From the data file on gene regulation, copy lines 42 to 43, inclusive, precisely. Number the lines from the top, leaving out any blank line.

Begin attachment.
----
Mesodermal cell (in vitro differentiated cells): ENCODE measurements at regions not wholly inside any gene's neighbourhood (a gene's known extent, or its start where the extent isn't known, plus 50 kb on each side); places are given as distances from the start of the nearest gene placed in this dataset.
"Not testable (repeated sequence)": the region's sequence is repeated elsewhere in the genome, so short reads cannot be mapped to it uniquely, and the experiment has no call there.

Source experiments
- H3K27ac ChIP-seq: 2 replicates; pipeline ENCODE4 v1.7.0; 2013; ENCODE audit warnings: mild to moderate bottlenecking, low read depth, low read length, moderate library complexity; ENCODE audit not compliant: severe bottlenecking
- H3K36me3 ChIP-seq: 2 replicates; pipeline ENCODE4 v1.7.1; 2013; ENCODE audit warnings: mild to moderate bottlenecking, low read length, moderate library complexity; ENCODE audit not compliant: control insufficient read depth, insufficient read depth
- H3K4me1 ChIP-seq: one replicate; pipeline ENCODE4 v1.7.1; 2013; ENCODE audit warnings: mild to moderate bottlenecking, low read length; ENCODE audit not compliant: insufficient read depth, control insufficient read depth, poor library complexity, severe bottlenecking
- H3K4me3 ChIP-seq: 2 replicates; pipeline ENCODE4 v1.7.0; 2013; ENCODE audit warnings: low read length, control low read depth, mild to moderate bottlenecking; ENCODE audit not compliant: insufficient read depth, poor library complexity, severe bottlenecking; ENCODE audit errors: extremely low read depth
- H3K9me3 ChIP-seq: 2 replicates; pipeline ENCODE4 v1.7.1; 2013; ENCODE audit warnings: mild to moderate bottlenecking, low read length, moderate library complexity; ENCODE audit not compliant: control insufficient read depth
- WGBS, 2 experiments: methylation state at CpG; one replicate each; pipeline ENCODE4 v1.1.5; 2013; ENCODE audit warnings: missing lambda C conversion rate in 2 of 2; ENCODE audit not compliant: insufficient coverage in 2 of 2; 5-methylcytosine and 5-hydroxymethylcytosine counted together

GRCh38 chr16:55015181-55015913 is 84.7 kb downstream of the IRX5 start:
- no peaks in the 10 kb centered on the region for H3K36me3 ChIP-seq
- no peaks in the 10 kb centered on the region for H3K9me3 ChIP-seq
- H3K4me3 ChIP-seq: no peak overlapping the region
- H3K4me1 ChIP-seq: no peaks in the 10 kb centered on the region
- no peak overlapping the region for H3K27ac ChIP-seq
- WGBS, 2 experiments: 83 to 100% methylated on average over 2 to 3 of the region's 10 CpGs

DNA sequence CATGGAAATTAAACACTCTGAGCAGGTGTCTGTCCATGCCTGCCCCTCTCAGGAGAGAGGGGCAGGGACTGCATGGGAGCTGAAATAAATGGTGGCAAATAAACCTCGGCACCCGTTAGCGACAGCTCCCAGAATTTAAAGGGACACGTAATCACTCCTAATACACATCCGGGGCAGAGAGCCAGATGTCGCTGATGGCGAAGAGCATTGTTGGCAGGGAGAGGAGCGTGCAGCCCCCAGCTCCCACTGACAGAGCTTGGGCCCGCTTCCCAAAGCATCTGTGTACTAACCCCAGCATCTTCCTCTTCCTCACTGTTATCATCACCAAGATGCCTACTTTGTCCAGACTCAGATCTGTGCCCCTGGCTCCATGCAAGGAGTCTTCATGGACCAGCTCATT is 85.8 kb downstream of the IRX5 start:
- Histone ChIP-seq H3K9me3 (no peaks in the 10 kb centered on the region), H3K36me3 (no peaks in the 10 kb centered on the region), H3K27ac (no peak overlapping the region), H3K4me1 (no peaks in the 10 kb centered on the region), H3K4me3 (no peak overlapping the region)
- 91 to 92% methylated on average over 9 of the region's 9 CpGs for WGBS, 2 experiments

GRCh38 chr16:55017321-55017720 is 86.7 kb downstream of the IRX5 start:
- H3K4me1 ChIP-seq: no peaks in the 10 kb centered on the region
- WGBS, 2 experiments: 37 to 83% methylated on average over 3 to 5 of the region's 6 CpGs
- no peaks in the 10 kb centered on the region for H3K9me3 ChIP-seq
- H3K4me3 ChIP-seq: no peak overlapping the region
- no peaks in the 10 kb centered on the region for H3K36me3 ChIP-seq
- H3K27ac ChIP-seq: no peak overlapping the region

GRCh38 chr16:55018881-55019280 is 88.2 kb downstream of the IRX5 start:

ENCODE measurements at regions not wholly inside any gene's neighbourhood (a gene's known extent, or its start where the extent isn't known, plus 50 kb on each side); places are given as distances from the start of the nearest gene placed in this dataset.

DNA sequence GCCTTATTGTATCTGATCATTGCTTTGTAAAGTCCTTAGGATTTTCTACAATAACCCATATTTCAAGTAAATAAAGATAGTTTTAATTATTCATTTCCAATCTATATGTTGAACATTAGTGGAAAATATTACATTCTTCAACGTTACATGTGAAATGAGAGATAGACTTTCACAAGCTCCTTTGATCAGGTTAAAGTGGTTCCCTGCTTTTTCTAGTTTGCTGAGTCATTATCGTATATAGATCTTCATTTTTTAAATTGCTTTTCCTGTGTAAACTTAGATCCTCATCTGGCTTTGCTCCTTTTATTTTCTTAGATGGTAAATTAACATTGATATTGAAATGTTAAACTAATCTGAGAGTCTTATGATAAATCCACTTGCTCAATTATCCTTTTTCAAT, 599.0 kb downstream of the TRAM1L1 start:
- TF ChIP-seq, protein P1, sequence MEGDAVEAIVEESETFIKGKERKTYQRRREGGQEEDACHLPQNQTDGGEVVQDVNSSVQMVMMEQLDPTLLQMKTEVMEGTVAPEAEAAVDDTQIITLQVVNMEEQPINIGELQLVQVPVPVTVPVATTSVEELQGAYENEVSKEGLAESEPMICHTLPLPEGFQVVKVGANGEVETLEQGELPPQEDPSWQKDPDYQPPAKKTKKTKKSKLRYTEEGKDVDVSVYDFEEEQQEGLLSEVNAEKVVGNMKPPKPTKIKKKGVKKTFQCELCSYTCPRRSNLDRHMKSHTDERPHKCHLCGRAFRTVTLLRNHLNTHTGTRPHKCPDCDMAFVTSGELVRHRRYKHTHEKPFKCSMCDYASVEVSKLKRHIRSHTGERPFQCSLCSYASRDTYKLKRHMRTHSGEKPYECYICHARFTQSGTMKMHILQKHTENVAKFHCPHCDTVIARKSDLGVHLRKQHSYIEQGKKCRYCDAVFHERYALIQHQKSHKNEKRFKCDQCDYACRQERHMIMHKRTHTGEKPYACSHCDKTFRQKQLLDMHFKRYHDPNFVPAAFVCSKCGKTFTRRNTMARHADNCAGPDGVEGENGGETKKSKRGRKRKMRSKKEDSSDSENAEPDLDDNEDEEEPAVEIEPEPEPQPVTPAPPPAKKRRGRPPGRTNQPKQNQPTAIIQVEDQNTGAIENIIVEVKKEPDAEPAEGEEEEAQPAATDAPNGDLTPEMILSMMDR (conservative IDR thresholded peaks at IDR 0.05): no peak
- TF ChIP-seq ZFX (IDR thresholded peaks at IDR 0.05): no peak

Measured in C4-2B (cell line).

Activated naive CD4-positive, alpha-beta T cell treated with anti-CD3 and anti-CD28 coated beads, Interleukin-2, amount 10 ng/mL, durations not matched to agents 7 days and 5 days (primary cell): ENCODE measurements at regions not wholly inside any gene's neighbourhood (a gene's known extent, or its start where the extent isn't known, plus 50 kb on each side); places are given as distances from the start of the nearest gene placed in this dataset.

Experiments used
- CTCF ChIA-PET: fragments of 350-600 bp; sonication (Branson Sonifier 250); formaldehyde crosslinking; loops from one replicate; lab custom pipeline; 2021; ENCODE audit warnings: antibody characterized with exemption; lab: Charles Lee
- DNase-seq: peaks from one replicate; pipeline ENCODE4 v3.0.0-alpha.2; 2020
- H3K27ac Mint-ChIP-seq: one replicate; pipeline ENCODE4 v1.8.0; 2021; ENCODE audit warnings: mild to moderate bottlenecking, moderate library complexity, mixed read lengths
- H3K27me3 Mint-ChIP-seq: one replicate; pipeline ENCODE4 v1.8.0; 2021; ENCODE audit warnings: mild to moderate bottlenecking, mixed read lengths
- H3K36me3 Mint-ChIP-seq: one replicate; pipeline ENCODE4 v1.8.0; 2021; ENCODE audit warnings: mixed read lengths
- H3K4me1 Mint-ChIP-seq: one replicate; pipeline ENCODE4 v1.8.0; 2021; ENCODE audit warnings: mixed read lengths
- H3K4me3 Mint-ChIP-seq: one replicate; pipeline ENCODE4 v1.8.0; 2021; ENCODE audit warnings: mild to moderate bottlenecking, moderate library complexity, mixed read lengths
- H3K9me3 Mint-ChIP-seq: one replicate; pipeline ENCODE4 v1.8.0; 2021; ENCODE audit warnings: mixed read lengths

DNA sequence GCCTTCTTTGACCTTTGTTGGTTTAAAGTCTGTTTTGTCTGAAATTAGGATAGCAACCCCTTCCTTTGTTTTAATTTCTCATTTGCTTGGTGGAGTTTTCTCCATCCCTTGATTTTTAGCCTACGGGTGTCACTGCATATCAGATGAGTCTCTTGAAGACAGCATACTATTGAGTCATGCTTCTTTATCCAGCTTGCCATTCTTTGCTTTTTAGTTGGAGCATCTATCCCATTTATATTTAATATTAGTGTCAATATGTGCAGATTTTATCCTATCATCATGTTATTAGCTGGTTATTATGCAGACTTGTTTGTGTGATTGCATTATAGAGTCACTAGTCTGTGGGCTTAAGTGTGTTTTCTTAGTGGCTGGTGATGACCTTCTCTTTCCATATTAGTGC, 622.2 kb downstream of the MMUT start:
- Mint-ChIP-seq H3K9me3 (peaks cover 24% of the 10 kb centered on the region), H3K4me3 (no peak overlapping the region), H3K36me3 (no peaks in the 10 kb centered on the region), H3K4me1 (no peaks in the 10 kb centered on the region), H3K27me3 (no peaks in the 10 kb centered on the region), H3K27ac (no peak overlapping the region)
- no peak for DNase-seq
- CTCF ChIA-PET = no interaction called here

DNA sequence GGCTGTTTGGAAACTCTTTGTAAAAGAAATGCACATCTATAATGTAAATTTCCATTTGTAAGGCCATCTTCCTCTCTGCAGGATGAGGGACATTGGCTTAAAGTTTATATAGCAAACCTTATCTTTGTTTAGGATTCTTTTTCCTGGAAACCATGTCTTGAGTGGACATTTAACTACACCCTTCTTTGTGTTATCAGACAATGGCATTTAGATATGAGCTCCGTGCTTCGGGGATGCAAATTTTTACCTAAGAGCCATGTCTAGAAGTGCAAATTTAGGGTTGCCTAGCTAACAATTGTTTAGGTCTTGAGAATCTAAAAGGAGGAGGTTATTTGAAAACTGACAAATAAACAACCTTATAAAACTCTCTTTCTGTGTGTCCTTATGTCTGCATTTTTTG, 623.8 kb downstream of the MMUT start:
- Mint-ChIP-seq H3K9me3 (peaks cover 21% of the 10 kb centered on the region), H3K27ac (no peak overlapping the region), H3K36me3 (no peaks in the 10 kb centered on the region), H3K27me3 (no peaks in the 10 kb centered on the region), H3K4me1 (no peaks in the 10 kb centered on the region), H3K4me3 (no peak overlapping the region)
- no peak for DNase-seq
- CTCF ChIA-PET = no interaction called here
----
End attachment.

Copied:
- H3K9me3 Mint-ChIP-seq: one replicate; pipeline ENCODE4 v1.8.0; 2021; ENCODE audit warnings: mixed read lengths

DNA sequence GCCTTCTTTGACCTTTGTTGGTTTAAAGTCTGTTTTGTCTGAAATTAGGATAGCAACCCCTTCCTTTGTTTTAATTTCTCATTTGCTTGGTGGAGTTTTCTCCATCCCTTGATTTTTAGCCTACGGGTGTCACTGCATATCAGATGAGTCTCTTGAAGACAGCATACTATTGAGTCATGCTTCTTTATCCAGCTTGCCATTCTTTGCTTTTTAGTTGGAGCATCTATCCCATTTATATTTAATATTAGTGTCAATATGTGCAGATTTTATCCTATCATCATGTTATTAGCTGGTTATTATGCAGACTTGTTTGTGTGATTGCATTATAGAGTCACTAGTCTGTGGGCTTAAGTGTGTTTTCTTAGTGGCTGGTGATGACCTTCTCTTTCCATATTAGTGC, 622.2 kb downstream of the MMUT start: